It turned out that if we limit ourselves to a corpus of Bow's Hebrew vocabulary, rather than all Hebrew, that the resolution of "I want an apple" in Hebrew into words from letters is just as unproblematic as the English sentence. So I was going to put together a flow chart of the same algorithm as I described above with the English example: take the smallest sequence of letters that spells a word in the corpus, put it aside, then apply the same to the remaining letters, until you end up with all the letters divided into words. If it doesn't resolve itself on the first pass, try as many passes using longer words, as are necessary to get every letter in sequence into a word.
The above is a sloppy description of what I mean, and I needed a more accurate way to describe the process. The first thing I did was to look for free software that would allow me to put together a flow chart.
I downloaded a version of Smartdraw that would allow me to use it free of charge for seven days. As I was struggling with this software, Bow started blowing raspberries. I was discussing the algorithm with myself as I tried to put together the flowchart, and Bow became increasingly upset. So I went to see what the problem was. "What do you want?" I asked impatiently.
He took my hand and spelled out the following:
Although I was not aware that Bow provided directions for where the spaces would go, I immediately knew that this was what he had said:
כל אדם מתנסה בבעיות תקשורת
"Every person experiences communication problems."
This was an odd thing for him to say. It sounded like a fortune cookie generalization. "Why did you say that?" I asked.
"Because Bow is smart," he replied in Hebrew.
I went back to my flow chart. I was having a lot of problems with it. Bow went back to blowing raspberries. When I asked him what the problem was, I got the same reply: "Every person experiences communication problems."
"Why do you keep saying that?"
"Because Bow is smart."
I tried to go back to my work, but this was starting to bug me. Was he trying to tell me something? It was an odd sentence. It was much too formal and general. Had I misinterpreted it? Was he trying to say something else?
Suddenly, it occurred to me that I should try my algorithm on this sentence. Could it resolve into a completely different sentence? Trying for the longest possible list of words, I found that the string of letters could be resolved as follows into a list of words:
כלא דם מת נס ה ב בעיות תקשורת
"Prison (or imprisoned), blood, dead, miracle, give, communication problems."
This wasn't strictly by the algorithm I had written, but it was definitely a possible way to parse the sequence. However, the way I originally parsed it, with a two letter word ("every") is the way my algorithm would have processed it. It would also have cut the third word off at two letters, spelling out "dead":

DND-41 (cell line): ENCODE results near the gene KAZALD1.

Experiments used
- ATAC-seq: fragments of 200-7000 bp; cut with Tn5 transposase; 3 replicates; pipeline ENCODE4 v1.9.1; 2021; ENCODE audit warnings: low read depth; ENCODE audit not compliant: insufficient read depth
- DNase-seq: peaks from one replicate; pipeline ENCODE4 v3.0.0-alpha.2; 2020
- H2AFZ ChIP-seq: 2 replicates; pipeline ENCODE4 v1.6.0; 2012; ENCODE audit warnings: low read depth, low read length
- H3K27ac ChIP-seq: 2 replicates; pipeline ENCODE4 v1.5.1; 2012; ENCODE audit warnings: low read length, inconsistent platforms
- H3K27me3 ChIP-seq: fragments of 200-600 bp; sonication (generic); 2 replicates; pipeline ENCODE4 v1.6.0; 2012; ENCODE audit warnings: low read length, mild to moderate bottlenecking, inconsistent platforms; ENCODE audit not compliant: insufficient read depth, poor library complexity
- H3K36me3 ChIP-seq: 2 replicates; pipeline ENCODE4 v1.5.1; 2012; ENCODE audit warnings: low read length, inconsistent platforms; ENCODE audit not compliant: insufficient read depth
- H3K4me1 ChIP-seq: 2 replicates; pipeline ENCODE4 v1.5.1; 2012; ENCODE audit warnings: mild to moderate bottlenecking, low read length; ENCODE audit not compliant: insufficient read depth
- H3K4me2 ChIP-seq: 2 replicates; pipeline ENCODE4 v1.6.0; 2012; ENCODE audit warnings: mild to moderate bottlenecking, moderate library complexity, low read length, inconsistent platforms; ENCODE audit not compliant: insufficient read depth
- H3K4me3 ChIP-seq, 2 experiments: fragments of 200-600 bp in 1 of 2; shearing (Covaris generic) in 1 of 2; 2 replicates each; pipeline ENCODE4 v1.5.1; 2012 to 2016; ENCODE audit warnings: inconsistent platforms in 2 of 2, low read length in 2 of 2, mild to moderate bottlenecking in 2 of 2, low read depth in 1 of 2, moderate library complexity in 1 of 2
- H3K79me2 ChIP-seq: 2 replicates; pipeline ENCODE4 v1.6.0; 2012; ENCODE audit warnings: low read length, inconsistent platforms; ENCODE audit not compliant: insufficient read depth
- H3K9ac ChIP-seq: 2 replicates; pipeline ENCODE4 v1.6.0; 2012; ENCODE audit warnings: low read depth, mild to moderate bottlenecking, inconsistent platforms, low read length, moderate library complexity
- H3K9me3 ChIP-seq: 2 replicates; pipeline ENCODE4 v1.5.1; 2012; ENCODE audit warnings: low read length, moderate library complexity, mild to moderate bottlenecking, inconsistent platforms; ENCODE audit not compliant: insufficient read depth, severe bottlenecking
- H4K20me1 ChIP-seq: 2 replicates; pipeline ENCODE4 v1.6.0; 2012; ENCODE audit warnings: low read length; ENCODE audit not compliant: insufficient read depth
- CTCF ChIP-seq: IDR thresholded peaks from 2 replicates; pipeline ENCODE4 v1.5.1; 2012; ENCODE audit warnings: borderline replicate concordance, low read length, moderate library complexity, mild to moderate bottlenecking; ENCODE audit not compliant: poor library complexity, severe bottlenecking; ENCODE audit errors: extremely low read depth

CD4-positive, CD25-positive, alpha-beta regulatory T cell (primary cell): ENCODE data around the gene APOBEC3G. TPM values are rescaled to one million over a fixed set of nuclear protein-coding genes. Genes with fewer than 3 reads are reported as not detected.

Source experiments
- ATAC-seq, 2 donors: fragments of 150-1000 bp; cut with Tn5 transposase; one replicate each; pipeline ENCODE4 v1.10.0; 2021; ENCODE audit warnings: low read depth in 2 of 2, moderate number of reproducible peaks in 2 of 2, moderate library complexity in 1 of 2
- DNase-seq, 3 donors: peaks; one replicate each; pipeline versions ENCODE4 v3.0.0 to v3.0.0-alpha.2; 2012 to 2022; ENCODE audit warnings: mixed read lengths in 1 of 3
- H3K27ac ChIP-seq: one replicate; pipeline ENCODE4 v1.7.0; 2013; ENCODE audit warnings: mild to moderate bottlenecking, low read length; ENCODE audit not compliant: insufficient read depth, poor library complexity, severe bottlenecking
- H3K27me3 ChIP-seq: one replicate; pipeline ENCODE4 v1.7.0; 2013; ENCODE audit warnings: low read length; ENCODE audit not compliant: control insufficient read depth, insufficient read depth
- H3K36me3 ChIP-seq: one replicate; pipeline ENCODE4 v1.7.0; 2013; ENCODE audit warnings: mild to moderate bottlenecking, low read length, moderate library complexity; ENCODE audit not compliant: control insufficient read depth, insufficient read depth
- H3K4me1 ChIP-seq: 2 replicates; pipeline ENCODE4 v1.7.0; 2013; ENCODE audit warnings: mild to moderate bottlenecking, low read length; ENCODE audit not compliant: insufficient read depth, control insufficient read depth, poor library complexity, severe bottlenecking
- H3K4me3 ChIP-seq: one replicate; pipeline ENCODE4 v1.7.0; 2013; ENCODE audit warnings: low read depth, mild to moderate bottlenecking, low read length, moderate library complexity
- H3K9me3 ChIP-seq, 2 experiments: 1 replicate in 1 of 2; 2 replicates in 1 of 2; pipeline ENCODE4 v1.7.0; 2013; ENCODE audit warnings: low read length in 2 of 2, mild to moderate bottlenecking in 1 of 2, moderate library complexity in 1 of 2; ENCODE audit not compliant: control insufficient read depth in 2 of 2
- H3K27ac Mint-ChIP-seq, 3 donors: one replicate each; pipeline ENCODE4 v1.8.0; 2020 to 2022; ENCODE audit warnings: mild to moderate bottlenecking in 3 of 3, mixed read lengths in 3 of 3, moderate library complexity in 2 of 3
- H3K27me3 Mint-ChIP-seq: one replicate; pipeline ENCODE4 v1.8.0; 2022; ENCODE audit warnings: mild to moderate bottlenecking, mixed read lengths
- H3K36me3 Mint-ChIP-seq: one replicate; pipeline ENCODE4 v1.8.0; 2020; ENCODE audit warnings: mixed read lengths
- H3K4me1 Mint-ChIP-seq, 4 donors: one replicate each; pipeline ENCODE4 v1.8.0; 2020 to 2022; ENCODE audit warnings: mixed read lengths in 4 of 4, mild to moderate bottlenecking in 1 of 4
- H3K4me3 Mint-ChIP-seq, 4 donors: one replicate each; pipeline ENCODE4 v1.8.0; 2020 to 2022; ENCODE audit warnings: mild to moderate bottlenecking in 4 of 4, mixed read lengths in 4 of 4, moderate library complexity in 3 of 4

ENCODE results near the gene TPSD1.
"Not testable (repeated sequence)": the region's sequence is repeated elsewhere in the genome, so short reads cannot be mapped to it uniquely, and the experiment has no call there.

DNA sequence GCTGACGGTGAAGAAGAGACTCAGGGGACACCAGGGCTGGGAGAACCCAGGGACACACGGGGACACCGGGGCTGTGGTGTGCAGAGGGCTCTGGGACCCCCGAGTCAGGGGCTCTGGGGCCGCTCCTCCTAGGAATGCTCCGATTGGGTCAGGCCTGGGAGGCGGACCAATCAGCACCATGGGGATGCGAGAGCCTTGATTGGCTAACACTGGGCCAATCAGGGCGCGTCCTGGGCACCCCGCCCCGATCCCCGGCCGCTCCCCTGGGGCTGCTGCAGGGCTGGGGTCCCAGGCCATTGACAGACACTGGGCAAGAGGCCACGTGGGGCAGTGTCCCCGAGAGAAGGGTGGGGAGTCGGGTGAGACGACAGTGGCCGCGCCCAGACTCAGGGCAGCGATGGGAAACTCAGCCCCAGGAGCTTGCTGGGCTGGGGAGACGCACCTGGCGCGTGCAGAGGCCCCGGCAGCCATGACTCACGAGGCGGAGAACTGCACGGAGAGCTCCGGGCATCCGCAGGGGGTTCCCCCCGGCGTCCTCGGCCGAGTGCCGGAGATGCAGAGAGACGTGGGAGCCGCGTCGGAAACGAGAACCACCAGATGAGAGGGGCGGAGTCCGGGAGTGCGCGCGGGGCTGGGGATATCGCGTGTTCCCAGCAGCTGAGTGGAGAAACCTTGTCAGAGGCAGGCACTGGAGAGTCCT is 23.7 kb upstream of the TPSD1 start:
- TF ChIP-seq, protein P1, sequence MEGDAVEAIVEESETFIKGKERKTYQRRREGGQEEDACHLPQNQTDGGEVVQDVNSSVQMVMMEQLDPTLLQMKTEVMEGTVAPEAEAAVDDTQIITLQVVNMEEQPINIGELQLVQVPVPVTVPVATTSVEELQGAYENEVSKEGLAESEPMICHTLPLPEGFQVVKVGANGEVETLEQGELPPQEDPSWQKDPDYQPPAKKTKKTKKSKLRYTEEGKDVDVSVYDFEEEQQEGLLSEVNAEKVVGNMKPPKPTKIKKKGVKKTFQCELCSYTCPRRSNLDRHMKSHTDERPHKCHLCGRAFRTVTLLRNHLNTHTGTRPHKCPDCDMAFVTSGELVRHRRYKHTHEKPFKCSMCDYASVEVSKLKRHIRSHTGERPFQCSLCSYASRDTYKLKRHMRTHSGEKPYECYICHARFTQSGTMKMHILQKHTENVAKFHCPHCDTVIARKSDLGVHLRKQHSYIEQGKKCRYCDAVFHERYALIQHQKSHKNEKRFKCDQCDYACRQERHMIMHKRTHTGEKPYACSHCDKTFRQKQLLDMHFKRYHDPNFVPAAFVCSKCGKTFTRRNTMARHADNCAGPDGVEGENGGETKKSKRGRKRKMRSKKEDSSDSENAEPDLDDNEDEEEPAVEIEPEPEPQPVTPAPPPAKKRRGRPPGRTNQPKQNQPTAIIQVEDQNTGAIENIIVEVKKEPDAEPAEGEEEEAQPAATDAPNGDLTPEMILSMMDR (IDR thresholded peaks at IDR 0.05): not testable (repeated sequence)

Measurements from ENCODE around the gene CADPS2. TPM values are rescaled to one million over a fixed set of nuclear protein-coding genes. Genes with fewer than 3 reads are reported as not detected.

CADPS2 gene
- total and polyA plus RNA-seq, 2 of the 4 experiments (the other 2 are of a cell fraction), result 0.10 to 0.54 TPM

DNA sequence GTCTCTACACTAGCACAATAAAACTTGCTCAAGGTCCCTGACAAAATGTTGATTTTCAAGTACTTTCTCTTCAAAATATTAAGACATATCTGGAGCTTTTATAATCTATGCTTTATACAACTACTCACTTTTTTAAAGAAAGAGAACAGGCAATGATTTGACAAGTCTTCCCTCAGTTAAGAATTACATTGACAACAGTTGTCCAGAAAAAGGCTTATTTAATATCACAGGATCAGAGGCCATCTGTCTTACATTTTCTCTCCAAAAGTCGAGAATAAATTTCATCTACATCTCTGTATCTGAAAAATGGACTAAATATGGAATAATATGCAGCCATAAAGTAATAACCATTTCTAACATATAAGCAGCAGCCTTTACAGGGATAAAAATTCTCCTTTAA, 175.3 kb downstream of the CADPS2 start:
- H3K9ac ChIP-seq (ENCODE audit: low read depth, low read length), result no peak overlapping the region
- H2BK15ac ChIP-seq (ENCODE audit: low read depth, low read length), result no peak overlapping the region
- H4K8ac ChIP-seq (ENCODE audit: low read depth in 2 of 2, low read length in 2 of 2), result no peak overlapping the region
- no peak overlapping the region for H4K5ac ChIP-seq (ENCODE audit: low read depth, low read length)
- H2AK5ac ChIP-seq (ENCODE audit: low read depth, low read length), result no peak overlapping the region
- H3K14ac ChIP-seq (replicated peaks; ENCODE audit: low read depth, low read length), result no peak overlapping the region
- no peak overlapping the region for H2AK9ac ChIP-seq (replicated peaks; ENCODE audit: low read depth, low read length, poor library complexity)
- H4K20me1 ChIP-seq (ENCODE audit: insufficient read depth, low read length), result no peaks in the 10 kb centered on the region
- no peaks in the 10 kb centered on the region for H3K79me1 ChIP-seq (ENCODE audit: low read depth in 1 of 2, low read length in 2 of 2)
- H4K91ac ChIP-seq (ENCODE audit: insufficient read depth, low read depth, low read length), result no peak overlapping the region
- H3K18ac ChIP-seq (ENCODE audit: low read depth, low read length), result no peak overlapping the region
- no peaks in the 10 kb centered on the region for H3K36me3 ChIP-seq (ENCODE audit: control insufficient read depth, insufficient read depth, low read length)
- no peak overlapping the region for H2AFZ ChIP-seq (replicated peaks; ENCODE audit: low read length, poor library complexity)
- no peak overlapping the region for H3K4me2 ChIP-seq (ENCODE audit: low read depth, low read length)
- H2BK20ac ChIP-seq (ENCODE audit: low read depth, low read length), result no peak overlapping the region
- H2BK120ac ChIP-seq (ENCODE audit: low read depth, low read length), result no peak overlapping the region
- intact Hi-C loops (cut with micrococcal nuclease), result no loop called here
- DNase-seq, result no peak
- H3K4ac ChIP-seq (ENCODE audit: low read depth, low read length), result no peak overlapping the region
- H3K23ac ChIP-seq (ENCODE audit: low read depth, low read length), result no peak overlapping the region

כל אדם מת נסה בבעיות תקשורת
"Every dead person tried (his hand at) communication problems."
That doesn't make much sense, but it is a grammatical sentence. How did I know Bow didn't mean that, instead?
Well, I knew because....
Bow kept blowing raspberries. "What is it?"
Again, with that same sequence. "Every person experiences communication problems."
"Why are you saying this?"
"Because Bow is smart."
"Bow, is this some kind of puzzle? You know this sentence doesn't make another sensible sentence... You couldn't possibly have been talking about dead people."
He smiled at me, took my hand, and spelled out the following:
This time it was clear to me, in an instant, that the words divided like this:
כל אדם מת נסה לקבל אוכל
"Every dead person tried to get food." It had to be divided that way for grammatical reasons, otherwise the sentence would have had too many verbs in a row. So it wasn't strictly speaking the semantics that determined the word division.
"Hmm." I looked at Bow. He was looking at me with a smile on his face, waiting for this to sink in. "So what you're saying is that it could be divided either way, and I know which way you mean, but not because of the words that I recognize..."
He took my hand and spelled out: "Every person experiences communication difficulties."
"Bow, why do you keep saying that!"
"Because I heard what Mommy was trying to do."
"So you don't think the algorithm in my flow chart will work?"
For a while I was really floored by all this. Then I realized that none of it mattered. Why? Because actually I had been reading the words out loud before the sentence was completed. Bow had been cluing me in all along to where the words had ended by the slight pause that he made after each word!
Which just goes to show that while Bow is indeed very smart, he is not really the best person to take advice from when trying to come up with an algorithm for Hebrew TTS!
(c) 2009 Aya Katz
Qaryan: a free open source application for Hebrew TTS
- Qaryan Hebrew TTS | Get Qaryan Hebrew TTS at SourceForge.net
Get Qaryan Hebrew TTS at SourceForge.net. Fast, secure and free downloads from the largest Open Source applications and software directory